Spirit of art

Martin Mitchell goes beyond words into visual tasting notes
By Martin Mitchell
Edvard Munch is credited with saying, “I paint only what I saw, not what I see”. The Norwegian artist, whose Scream fetched $119.9 million at Sotheby’s, New York, earlier this year, might well have been pushed therefore – were he alive! – to keep up with the prodigious output of two young artists, Silvie Wallington and Sam Mead, at a recent art and whisky event staged in London by leading independent spirits retailers, The Whisky Exchange. During a tasting conducted by Martine Nouet they conjured from taste and verbal description alone four original paintings each, in about 90 minutes, and they truly wowed the audience of 40-plus with their extraordinarily perceptive results.

Martine Nouet, well known in these pages and noted for her pioneering pairings of whisky with food, nature, music and virtually any other mood-enhancing stimulation which she feels sits comfortably with a dram, finally fulfilled an ambition at one of London’s premier hospitality venues, Vinopolis, with the presentation of the aptly-titled “Whisky –Spirit of Art”; a unique pairing of graphic art and malt whisky.

Choosing four outstanding, complex and intriguing whiskies, two from Islay and two from Speyside, she set about suggesting that from taste alone could emerge graphic interpretations that illustrated not just the whiskies but their natural source. Neither Silvie nor Sam had ever visited these whisky producing areas of Scotland and had only a brief prior exposure to Martine’s tasting notes.

Martine said: “It was a lovely journey at the event. Our sensory perception informs our lives. It gives us knowledge, hearing, vision, taste, smell, touch. Everything came together that night in a fabulous synthesis, and the artists absolutely understood it and I think the guests did too.”

For nearly two years the idea of an art and whisky event, never before attempted in such an open forum and outside the constraints of an individual brand, lay dormant, until The Whisky Exchange boldly stepped forward where others had faltered. With an eye on possible future event theming and with the knowledge that Bunnahabhain 18 Years Old (40%), Glen Grant 170th Anniversary, Glenrothes 1995 and Laphroaig 10 Years Old Cask Strength #003 would form the nexus for this ambitious tasting and pairing, the invites went out and acceptances followed briskly.

Chris Bolton, from The Whisky Exchange, enthused: “We’re thrilled by how well received Martine’s Art & Whisky tasting has been. Here at The Whisky Exchange we pride ourselves on pushing the boundaries of innovation and creativity with our events, and this truly was a first for us.”

The boundaries were truly tested and maybe even breached and there was a palpable tension among organisers and presenters as the event got underway, but the whiskies brought their inherent star quality and almost subliminally informed the art. Abstraction was the inevitable order of the night. Concept and creative freedom were let loose, starting from the blankest of canvases both metaphorical and literal. In Silvie’s Wallington’s words: “The more I experimented, the more I saw a real connection between what I was tasting and what I was painting.”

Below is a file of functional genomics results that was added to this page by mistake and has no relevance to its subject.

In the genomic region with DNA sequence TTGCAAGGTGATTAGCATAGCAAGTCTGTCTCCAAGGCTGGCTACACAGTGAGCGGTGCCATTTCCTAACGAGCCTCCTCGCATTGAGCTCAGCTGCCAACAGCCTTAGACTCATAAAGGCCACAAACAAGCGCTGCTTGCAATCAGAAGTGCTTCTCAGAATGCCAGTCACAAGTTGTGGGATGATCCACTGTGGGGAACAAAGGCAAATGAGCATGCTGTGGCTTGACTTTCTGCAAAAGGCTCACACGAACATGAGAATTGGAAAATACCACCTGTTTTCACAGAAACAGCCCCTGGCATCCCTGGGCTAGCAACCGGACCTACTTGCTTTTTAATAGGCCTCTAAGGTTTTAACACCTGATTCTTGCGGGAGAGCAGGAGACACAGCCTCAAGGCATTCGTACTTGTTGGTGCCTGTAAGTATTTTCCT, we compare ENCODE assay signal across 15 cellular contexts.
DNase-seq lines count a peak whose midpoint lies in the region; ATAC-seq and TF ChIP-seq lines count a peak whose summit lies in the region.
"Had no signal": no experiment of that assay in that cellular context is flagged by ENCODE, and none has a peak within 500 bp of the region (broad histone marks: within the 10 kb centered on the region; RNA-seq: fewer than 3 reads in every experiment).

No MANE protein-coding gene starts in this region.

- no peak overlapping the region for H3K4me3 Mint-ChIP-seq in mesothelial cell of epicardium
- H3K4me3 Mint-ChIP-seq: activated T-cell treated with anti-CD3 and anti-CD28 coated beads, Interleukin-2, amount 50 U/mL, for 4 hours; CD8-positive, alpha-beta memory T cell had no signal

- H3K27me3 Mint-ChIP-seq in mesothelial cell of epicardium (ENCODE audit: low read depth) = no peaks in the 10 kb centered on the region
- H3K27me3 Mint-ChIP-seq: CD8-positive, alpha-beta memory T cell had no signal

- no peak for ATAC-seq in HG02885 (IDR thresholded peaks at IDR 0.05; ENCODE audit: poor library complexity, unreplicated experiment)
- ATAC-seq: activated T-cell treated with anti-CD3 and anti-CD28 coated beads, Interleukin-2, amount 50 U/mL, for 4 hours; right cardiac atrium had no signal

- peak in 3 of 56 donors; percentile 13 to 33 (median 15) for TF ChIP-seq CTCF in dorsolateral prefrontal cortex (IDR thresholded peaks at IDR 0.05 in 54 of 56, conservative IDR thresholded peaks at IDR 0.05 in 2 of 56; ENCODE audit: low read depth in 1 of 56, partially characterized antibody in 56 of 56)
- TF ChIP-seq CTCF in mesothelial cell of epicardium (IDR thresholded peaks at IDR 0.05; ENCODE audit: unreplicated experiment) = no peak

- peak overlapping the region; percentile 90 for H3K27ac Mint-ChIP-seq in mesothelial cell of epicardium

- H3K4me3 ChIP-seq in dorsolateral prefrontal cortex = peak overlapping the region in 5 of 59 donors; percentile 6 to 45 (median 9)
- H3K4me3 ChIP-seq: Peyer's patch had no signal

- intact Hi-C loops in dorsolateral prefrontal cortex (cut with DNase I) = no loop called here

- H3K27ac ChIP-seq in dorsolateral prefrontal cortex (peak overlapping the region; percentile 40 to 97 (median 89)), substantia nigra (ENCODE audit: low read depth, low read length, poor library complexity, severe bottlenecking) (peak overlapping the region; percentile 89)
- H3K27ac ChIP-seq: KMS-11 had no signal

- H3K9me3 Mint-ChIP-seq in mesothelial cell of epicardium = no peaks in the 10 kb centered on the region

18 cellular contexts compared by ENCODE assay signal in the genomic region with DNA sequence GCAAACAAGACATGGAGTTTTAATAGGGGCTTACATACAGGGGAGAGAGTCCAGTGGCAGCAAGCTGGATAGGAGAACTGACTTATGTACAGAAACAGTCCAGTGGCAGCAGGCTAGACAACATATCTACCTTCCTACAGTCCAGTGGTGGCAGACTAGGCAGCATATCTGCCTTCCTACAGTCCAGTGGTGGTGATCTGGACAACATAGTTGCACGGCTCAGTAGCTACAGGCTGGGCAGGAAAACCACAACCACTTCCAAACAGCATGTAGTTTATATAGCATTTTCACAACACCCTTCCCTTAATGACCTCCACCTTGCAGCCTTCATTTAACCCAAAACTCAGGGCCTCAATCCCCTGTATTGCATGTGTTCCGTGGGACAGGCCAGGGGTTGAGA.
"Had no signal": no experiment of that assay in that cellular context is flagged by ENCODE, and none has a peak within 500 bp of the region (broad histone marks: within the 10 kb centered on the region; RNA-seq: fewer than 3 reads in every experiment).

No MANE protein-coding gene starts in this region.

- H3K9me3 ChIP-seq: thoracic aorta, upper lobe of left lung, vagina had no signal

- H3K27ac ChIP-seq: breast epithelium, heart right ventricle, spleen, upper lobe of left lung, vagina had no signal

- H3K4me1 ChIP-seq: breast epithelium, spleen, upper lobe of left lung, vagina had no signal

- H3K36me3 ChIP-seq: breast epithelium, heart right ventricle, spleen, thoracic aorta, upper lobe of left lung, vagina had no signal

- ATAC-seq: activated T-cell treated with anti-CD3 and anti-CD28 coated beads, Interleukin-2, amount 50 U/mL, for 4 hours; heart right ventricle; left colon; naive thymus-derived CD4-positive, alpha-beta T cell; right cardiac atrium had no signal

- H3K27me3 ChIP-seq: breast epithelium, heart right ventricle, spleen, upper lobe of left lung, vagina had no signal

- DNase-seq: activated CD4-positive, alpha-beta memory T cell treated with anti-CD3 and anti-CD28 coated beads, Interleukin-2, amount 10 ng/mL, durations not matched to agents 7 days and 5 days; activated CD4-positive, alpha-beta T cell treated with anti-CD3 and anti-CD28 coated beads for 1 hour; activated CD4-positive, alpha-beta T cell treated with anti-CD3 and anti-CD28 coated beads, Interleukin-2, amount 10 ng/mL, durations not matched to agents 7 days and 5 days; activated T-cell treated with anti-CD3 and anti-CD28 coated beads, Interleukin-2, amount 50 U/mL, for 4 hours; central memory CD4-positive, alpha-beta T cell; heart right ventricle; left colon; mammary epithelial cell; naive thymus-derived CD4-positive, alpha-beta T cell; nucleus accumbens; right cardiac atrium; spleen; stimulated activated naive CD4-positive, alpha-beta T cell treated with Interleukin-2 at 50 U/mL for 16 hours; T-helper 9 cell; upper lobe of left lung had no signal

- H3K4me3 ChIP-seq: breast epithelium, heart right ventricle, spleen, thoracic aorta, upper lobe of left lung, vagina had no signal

Silvie decided to use water colours “because they are a very free medium and lend themselves to painting quickly and with expression”. Sam Mead went with acrylic paint and pencil. Both artists managed to produce outstanding work at extraordinary speed, each interpretation taking between 20 and 25 minutes. Neither had ever attempted such a performance of their work before. In Sam’s opinion the challenge added a layer of knowledge to his work, and he added: “I need to believe I can complete a piece of work in any situation. Working in private can become egotistical. This event added some fear and pressure and I enjoyed it a lot.” Silvie largely shared this view. “Painting for me is a quiet, concentrated and fairly private process. That got turned on its head with the addition of a 40-strong audience. I definitely got in the flow and believe that the audience needed the live aspect of the creative process to understand the whisky and art connection we were trying to create.”

By their own admission the influence of taste was tricky but a sense of place unfolded.

The well-known Global Spirits Ambassador, Ronnie Cox, an occasional accomplice of Martine Nouet’s on various pairing projects, felt the event could have been “far too esoteric” for a dedicated and knowledgeable bunch of whisky aficionados, but he was pleasantly surprised. Speaking of the importance of sensory evaluations, particularly with regard to single malts, Ronnie believes that these evaluations help us to stay in touch with that growing and changing market.

Mood, atmosphere, relaxation and leisure were the things that he emphasised in a brief post-event interview and he described the visceral artists’ response to the tasting as “really exciting”. When asked if this kind of event had a future his response was unequivocal: “Of course it has; this was an epiphany moment”.

At the end of the evening in a quite spontaneous response to the works of Silvie and Sam, all eight pieces of work sold. Not of course for the Munch-size numbers that might boggle the eyes of a Lucasian Chair of Mathematics but they did sell, and as Sam observed, “They might not have sold had the audience not seen them being made”.